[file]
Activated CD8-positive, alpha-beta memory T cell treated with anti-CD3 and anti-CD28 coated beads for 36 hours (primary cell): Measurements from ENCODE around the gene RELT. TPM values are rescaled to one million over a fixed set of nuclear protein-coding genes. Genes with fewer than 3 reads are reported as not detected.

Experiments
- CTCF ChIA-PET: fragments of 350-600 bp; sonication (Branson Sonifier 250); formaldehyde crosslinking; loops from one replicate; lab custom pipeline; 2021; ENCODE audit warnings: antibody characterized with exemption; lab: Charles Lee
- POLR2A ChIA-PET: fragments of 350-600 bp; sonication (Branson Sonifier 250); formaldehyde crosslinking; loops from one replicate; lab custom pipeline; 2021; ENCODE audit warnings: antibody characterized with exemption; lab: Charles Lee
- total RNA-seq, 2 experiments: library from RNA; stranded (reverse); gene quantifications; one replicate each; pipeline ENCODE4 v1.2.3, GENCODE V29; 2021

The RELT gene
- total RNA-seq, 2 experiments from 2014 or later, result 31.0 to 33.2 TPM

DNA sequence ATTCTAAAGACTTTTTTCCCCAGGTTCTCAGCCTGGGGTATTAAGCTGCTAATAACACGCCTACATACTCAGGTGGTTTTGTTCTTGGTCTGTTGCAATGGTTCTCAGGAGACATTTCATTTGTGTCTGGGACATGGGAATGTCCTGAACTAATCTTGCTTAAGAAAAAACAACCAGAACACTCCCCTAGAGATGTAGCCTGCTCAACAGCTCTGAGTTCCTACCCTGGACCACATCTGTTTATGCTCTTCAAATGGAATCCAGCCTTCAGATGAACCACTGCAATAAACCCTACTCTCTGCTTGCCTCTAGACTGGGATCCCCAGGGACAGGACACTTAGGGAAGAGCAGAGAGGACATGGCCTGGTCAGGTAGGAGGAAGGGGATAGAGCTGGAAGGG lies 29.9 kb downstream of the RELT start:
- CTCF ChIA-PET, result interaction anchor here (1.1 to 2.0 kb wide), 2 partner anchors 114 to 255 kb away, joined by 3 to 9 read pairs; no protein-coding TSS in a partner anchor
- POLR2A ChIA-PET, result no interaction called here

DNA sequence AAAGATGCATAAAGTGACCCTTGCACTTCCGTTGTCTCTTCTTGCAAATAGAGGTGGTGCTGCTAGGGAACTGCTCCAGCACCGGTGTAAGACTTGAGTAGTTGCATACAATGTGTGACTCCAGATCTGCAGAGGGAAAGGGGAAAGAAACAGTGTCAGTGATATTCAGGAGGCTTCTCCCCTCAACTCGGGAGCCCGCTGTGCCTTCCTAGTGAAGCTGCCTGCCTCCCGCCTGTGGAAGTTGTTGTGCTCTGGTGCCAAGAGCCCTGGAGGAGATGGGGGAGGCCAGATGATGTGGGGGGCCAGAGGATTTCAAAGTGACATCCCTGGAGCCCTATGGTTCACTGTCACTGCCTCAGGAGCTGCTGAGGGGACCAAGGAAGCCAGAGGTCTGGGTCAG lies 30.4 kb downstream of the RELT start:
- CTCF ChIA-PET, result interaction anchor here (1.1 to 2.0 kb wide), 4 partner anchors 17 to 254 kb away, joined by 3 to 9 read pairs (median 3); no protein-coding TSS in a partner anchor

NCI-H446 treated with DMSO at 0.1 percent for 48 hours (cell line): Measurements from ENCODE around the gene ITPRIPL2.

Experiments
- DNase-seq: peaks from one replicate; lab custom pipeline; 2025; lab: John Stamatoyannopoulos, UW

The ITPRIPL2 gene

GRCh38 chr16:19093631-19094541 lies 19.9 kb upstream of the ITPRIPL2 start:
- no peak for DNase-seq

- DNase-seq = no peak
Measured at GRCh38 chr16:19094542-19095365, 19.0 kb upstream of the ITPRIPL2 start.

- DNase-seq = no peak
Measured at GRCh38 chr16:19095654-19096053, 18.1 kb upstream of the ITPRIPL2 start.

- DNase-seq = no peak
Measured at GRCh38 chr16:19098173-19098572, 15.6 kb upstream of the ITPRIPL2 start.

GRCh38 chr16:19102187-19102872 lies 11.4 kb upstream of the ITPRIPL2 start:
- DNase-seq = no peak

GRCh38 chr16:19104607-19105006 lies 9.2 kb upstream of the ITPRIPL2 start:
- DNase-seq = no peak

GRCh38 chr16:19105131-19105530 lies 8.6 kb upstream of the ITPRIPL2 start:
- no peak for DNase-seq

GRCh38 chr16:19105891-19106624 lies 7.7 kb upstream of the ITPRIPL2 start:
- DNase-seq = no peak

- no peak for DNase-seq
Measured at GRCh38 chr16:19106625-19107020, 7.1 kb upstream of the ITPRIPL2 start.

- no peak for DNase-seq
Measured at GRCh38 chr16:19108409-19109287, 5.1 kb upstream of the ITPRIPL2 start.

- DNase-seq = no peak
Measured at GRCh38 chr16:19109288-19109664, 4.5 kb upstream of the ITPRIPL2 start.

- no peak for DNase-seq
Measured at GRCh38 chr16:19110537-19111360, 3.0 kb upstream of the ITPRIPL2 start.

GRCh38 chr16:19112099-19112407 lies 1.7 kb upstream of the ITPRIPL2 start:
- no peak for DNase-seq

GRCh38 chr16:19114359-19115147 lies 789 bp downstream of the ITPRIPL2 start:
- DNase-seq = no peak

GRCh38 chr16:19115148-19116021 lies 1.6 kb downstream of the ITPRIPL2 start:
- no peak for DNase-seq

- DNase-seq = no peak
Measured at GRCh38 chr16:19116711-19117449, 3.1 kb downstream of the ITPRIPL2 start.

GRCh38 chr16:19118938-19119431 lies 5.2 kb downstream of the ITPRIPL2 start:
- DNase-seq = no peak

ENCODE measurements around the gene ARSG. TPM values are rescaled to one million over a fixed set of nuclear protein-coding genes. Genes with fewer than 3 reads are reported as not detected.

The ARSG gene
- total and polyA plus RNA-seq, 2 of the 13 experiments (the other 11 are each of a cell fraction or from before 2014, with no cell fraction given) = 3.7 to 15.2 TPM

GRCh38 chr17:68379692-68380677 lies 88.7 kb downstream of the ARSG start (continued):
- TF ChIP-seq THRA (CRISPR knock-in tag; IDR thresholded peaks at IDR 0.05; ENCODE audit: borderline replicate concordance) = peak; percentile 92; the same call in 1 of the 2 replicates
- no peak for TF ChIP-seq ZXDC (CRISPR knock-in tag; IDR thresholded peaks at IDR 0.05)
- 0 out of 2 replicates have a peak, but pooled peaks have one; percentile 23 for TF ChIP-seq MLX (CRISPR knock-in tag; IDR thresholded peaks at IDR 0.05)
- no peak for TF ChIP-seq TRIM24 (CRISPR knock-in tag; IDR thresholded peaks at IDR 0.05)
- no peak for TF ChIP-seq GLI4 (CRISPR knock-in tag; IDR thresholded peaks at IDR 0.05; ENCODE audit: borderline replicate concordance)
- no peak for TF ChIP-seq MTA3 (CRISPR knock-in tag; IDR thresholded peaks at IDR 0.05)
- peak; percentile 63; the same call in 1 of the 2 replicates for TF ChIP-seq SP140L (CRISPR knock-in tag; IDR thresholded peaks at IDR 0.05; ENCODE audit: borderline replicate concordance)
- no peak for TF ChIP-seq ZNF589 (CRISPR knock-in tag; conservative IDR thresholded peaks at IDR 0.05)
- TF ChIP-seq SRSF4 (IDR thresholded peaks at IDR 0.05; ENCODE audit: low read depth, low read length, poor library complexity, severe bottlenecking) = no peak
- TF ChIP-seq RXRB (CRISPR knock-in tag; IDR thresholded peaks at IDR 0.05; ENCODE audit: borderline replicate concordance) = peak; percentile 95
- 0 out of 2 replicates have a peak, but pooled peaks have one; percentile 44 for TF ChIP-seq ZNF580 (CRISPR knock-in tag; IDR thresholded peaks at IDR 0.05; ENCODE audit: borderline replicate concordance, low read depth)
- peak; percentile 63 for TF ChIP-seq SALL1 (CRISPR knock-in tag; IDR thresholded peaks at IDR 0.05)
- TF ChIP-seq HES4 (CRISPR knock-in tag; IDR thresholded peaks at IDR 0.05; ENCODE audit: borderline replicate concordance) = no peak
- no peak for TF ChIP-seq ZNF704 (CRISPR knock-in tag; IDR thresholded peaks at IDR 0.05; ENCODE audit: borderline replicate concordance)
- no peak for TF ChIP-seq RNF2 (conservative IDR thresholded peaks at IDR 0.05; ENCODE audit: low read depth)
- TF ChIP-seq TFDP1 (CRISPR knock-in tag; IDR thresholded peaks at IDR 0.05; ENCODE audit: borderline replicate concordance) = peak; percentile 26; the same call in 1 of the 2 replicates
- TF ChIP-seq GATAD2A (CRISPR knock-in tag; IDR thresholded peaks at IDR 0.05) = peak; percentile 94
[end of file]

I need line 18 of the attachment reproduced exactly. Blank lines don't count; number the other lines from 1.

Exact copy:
- no peak for DNase-seq